Why help SMEs: If SMEs could be guided through ways to dynamically consolidate, strengthen and grow and, if only a quarter of these companies employed one extra person, this would create +50,000 new jobs. There would be additional taxation benefits to the State, plus the opportunity cost of cessation of state interventions to +50,000 workplace entrants. There would be a continued stream of additional jobs as these same companies continue to strengthen and grow, with a proven blue-print for entrepreneurs to follow into the future.
If there was a possibility of achieving the above, then surely a demonstration project should be explored. Rather than a national programme, a demonstration project in one area could quickly prove what is possible. Such a project must be simple to establish, be manageable in resources (human and financial) and be run in at least one rural county. The county would need a good number of towns and a variety of SME owner-managed businesses. The demonstration project would guide participating SME owner managers to manage in different participative and co-operative ways with their employees. Employees would become more involved in the business and take responsibility for their jobs and their company’s future. In return, employees would be suitably rewarded for measurable efficiencies in the workplace. Positive outcomes would result in a win-win for the company, the owner and employees, for the county / town / village and the wider community.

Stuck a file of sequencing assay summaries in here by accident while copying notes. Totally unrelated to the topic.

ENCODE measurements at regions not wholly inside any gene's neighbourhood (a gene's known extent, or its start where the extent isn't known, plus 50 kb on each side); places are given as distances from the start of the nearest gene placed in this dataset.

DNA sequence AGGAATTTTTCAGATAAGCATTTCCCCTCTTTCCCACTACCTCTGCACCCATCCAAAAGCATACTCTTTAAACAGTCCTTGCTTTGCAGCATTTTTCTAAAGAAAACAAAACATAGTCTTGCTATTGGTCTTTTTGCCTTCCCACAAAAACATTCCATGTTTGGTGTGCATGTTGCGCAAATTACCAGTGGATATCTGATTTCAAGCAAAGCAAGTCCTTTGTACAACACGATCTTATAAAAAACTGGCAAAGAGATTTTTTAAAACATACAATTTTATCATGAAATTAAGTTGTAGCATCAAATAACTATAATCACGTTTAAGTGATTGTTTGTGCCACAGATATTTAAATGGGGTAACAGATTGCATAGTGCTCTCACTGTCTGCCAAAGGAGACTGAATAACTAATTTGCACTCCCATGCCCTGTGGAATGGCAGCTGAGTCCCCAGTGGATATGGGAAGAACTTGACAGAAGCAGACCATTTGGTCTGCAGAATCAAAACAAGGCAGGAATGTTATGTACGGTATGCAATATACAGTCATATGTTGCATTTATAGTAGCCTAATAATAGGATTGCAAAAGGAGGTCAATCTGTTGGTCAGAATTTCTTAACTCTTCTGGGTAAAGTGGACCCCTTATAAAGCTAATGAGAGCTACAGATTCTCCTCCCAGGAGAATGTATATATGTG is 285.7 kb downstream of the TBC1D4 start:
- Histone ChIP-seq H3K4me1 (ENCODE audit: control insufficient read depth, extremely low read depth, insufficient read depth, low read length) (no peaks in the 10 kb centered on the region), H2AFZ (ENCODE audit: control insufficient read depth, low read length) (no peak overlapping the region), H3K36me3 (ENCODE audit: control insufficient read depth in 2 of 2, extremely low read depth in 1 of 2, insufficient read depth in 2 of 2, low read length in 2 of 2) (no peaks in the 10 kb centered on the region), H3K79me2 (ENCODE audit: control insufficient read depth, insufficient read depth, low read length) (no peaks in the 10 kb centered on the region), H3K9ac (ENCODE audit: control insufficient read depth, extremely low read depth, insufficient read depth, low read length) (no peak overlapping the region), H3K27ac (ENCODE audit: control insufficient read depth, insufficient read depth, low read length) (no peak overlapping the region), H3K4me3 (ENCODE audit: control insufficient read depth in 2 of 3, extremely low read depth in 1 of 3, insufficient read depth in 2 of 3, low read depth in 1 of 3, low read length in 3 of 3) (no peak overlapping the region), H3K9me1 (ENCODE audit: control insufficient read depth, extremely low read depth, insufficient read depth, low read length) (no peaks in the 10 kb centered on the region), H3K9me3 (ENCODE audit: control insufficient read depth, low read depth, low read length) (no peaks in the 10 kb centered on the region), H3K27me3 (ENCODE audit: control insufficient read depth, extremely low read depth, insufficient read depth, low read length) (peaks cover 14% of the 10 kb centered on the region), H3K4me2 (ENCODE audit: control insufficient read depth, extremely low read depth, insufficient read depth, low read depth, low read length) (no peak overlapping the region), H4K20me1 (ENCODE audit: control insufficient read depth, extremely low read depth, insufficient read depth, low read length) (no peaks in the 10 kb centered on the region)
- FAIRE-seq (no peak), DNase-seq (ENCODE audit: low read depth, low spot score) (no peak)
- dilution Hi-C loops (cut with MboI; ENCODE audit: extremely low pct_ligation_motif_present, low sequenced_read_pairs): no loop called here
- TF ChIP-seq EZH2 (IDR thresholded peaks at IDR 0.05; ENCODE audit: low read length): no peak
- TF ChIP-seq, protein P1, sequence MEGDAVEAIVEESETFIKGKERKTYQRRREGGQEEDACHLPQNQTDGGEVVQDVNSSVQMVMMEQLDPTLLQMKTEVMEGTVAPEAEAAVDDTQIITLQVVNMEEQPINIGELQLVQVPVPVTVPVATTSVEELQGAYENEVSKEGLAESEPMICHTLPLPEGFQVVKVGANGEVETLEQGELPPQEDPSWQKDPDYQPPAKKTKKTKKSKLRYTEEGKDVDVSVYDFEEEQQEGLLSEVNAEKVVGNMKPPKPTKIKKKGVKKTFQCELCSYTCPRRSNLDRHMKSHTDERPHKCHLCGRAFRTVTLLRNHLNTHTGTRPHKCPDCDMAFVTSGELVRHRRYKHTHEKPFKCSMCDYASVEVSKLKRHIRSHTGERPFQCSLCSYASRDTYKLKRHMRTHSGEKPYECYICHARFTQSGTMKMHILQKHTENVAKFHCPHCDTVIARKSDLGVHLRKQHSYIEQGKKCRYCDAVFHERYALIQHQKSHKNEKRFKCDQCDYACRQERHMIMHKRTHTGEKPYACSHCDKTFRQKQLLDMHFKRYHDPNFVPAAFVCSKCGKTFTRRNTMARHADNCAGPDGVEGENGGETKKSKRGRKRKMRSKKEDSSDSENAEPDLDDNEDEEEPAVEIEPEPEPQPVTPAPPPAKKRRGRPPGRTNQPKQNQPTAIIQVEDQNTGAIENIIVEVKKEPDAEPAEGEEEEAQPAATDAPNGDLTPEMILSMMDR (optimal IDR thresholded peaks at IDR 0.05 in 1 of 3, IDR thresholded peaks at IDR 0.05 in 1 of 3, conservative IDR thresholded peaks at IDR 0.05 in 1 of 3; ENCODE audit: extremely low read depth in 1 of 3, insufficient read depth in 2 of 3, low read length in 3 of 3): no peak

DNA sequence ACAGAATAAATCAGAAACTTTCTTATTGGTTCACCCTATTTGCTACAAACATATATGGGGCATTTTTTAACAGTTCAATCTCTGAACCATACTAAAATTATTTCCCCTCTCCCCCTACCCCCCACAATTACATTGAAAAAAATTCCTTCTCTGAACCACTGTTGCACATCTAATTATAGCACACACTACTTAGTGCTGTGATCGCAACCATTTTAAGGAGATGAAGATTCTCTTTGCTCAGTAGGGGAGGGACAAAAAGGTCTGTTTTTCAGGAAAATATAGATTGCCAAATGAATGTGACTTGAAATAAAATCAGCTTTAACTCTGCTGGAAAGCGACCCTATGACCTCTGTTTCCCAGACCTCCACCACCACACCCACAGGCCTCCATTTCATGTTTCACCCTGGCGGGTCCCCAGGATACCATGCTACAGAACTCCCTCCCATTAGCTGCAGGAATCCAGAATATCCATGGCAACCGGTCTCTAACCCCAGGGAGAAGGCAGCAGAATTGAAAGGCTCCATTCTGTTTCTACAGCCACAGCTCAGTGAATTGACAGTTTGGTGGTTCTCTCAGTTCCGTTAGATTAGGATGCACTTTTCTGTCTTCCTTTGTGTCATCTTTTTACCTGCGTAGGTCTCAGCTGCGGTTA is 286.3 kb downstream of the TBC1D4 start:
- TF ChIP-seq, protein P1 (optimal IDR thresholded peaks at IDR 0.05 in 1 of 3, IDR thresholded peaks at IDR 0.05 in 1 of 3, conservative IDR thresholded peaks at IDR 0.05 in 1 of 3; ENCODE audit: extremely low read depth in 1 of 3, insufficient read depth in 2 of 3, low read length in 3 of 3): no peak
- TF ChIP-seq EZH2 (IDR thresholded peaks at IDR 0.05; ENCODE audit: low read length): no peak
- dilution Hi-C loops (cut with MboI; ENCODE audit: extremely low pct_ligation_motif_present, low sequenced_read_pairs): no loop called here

A successfully run demonstration project will bring life and hope back into communities in a very real way. It will provide tangible necessities of life for Irish people (i.e. a rewarding job and an income). It will help regain a pride in the present and provide a satisfying future for families in local communities.
Could the Catholic Church take a leadership role – to initiate such a project to foster co-operative community actions! The Catholic Church used to play a very central role in the life of Irish people and their communities – a role and influence that has been substantially eroded over recent years. If the Catholic Church became proactively involved, could this help it to regain its own important place in society and from a very local level!
The Church has many positives that could facilitate and help accelerate the process. It has the influence and infrastructure to be involved in the above. It has a presence in every parish, village and town. It has the resources and contacts to make this project a reality and make a tangible difference to the lives of its parishioners. The Church has access to funding, premises, confidentiality, event management skills and many other essentials.